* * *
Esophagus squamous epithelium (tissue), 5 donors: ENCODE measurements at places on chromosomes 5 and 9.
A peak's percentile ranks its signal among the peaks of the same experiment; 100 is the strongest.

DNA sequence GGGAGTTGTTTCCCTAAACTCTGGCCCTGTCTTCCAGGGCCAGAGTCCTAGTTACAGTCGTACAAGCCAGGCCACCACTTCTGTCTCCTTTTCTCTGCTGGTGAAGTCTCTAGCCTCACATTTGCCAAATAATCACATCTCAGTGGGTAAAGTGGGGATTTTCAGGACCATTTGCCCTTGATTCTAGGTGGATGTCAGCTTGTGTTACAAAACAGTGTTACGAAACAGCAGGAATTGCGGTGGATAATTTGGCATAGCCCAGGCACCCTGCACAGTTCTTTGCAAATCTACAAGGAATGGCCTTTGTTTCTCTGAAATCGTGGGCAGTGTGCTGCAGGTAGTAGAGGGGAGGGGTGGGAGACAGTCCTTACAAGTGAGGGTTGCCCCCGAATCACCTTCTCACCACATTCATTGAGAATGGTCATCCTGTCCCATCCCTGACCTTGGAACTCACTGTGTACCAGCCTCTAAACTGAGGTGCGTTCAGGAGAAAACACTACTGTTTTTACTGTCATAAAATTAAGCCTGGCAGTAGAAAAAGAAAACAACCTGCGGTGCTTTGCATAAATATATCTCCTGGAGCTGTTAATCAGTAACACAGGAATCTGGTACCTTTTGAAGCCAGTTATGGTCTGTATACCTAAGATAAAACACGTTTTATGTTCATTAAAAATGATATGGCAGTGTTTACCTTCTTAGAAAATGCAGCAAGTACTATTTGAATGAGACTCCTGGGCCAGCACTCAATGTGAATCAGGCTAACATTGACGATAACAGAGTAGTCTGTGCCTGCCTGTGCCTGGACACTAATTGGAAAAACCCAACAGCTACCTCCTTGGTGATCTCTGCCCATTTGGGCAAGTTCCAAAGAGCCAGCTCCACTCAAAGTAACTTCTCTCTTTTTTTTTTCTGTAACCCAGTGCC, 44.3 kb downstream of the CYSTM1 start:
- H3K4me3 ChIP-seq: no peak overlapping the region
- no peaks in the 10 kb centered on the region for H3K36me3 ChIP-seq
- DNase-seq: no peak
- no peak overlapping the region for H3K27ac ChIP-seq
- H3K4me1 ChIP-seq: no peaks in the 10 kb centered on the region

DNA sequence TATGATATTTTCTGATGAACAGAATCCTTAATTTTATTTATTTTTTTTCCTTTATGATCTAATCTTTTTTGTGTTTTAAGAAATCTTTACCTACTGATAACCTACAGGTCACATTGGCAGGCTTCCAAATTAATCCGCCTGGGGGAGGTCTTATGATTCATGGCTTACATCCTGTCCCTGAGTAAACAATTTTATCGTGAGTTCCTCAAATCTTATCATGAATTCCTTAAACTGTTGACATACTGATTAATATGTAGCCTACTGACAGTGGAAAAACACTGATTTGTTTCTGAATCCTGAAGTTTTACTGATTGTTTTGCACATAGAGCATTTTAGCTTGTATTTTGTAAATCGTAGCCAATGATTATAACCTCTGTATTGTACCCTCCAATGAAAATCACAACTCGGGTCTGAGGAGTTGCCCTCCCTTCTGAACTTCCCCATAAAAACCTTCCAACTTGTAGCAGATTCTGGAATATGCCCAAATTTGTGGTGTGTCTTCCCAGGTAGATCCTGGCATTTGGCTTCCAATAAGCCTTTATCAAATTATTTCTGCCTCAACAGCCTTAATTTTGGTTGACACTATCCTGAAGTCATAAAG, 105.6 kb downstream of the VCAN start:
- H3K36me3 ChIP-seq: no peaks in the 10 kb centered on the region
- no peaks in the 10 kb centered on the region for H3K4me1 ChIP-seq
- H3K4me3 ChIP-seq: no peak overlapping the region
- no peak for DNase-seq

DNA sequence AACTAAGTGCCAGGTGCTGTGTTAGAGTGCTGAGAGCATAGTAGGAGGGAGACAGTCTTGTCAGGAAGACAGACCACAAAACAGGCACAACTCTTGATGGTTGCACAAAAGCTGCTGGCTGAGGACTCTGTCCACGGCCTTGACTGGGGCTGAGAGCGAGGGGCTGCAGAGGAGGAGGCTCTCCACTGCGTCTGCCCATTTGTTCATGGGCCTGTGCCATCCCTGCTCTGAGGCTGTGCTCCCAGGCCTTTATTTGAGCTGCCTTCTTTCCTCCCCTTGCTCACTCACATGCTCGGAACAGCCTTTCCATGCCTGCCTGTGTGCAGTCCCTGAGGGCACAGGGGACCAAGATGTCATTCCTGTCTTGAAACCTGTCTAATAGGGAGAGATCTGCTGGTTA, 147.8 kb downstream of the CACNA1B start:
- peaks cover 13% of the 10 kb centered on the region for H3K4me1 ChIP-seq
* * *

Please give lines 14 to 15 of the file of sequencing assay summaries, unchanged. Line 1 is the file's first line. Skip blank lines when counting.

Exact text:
DNA sequence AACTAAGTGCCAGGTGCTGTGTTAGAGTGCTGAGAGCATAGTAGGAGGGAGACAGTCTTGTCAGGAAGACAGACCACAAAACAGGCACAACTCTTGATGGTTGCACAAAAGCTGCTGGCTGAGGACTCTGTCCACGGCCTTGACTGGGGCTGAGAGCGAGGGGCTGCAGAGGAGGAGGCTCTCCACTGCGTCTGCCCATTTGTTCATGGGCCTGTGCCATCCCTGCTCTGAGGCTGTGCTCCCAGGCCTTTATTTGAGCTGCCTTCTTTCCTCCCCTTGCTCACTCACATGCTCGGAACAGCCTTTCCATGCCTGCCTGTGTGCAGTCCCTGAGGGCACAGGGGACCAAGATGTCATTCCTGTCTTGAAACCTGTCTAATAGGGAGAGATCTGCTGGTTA, 147.8 kb downstream of the CACNA1B start:
- peaks cover 13% of the 10 kb centered on the region for H3K4me1 ChIP-seq